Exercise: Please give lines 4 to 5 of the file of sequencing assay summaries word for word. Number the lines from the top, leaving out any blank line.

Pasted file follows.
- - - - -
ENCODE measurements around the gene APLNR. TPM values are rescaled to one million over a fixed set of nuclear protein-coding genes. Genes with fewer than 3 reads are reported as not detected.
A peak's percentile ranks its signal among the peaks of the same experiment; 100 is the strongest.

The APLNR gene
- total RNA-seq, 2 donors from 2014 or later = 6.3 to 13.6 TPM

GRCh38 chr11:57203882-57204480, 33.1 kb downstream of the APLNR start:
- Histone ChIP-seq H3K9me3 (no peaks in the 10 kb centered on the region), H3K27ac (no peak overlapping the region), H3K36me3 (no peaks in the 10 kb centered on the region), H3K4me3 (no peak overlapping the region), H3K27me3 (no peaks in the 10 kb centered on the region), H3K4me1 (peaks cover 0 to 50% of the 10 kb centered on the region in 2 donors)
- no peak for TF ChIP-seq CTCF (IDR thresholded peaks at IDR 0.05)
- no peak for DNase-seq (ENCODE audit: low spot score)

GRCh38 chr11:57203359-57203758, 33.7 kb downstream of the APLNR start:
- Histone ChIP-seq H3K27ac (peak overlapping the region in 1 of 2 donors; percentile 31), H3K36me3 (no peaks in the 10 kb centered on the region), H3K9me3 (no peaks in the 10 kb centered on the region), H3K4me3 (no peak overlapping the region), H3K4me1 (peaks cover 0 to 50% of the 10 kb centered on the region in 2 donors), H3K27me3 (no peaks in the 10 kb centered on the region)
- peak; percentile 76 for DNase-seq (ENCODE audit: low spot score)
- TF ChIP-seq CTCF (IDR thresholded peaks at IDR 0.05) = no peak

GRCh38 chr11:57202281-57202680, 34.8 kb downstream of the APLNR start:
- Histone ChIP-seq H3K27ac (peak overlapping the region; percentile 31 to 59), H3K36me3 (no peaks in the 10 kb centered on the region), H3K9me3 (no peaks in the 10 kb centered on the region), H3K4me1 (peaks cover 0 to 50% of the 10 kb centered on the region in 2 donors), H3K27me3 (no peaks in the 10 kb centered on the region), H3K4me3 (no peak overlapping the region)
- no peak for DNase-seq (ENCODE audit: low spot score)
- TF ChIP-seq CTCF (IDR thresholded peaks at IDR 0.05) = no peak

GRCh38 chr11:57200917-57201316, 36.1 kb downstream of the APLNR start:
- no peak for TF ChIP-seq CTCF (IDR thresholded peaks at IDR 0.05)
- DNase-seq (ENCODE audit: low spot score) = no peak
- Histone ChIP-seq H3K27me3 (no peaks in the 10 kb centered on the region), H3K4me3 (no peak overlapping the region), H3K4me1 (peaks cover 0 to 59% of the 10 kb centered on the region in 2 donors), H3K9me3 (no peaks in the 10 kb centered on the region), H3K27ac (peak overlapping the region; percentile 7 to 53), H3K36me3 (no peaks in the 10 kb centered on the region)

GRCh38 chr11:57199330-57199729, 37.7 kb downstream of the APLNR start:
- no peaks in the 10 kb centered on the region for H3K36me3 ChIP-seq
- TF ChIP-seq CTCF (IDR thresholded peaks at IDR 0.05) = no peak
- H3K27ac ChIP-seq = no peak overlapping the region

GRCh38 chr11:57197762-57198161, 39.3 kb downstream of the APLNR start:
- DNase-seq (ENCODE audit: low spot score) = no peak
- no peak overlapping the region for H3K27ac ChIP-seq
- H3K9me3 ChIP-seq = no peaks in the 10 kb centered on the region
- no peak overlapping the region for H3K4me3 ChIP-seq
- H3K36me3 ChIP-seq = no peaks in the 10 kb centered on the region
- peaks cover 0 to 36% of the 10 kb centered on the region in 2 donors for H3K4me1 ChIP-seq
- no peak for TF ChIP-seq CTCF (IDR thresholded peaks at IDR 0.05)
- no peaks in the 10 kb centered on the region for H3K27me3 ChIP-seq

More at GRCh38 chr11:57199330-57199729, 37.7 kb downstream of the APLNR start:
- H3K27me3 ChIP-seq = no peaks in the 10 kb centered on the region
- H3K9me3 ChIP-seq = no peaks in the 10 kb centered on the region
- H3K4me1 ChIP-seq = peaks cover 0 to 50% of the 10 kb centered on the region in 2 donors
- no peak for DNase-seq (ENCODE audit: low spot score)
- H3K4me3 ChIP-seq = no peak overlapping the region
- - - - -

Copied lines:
- total RNA-seq, 2 donors from 2014 or later = 6.3 to 13.6 TPM

GRCh38 chr11:57203882-57204480, 33.1 kb downstream of the APLNR start: